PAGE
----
French presidential race enters final week with May Day rallies

Carla Harmon
May 3, 2017

Mr Macron added that if he were to allow the European Union to continue to function as it was it would be a "betrayal".

But Le Pen has had problems of her own. She expelled him from the party in 2015 after he reiterated anti-Semitic comments.

Macron told supporters waving French and European flags: "Don't boo her, fight her!"

French voters go to the polls on Sunday to decide between the two.

Thousands of French union activists are marching through Paris and other cities to demand that France's next president protect worker rights - but they appear divided about how to cast their vote.

Mr Macron visited Paris's Holocaust memorial to pay his respects, while Ms Le Pen laid a wreath at the World War Two monument in Marseille.

Macron holds a roughly 20-point advantage, at 60 percent support to Le Pen's 40 percent, according to BBC News's composite of the five most recent national polls.

He said he was aware that "many people will vote for me to avoid having the National Front".

Workers in the march aimed to block Ms Le Pen from getting into power, but disagreed on the method.

Macron is now favourite to become France's youngest ever president, leading Le Pen by 19 points in the polls, but she has shown she is a canny campaigner. Cheers of "Marine President!" and anti-immigrant chants rose up in the crowd of thousands for Le Pen's rally.

Le Pen, who hopes to mimic Donald Trump's populist electoral victory, compared Macron to Hillary Clinton.

She launched a full-throttled attack on Mr Macron, calling him the candidate of "a morbid continuity, littered with the corpses of jobs transferred offshore, the ruins of bust businesses, and the gaping holes of deficit and debt".

Between them Ms Le Pen and Mr Macron gathered only 45% of votes in that round, which eliminated nine other candidates.

Referring to her plan to hold a referendum on whether France should remain in the European Union, she said: "The French people will decide".

In a speech before the gilded statue in Paris of Joan of Arc, his heroine, Jean-Marie Le Pen urged French voters to back his daughter in Sunday's run-off.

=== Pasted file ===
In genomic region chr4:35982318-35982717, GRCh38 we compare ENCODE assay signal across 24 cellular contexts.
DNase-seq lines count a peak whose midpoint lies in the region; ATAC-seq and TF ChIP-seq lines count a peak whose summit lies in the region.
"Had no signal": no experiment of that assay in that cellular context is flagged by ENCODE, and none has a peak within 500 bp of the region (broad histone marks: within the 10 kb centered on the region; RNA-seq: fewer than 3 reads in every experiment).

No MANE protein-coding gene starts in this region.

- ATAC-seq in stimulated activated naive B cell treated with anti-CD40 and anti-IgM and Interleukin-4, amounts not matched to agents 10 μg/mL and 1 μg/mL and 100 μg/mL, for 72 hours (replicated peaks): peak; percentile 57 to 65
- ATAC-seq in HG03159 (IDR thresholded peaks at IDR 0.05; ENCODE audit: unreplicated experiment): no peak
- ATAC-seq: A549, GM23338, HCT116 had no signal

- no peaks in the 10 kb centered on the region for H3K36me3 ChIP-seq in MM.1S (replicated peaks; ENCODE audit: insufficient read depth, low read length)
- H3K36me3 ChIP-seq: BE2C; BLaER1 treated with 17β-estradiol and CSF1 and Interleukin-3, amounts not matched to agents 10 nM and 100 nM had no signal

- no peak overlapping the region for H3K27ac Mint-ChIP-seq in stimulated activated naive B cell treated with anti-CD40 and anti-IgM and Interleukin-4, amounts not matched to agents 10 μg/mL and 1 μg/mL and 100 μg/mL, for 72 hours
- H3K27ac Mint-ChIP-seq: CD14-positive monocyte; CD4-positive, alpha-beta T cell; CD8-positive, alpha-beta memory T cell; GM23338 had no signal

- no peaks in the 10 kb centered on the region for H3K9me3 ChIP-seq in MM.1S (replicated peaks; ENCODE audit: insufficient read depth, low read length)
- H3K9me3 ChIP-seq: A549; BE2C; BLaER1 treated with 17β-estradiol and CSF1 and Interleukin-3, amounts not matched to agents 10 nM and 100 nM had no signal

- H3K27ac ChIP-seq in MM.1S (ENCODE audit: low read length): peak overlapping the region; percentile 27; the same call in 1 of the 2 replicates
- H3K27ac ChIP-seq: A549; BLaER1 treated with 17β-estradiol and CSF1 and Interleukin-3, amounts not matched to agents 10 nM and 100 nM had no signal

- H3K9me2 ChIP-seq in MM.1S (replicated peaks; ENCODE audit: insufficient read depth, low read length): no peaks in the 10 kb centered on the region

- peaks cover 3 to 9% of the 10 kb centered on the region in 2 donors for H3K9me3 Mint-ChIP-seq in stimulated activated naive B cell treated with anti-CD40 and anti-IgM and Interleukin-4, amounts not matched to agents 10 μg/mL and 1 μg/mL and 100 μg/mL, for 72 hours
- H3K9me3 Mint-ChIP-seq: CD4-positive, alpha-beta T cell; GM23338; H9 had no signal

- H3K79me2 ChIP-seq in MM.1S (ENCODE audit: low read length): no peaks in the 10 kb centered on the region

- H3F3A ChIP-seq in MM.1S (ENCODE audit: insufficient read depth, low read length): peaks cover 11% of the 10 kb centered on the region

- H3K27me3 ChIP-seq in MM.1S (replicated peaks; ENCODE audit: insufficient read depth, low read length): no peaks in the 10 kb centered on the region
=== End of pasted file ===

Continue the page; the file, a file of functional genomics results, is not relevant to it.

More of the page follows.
Unlike Chirac, who refused to debate Le Pen's father Jean-Marie in 2002, Macron is adamant he will not shy away from the challenge.

The former banker aiming to become France's youngest ever president may be "smooth, preppy and a little bit of a teacher's pet", she admits.

Macron's meteoric rise from presidential advisor in 2012 to economy minister in Francois Hollande's Socialist government from 2014 to 2016 to presidential frontrunner has been attributed to a mix of talent, opportunism and sheer good luck.

But the war remains a hard area for Ms Le Pen. The presidential candidate joined the man's son and anti-Front National protesters at an annual commemoration near the Louvre Museum in Paris.

Standing Monday on the same bridge, Macron hugged Bourram's son Said, who was 9 when his father was killed.

"There is only one choice, that of the republic and Emmanuel Macron", France's deputy sports minister Thierry Braillard said as he led the supporters. Needless to say, there is no euro without France. The death drew national outrage. And Jean-François Jalkh, who recently took over from Le Pen as the party's head, stepped down just two days after his appointment when an interview he did in 2000 questioning whether the poisonous gas Zyklon B was used against Jews in the camps resurfaced.

Macron met up with a Moroccan man whose father had died in 1995 after he was thrown off a Paris bridge by far-right skinheads.

Other reports by iNewsToday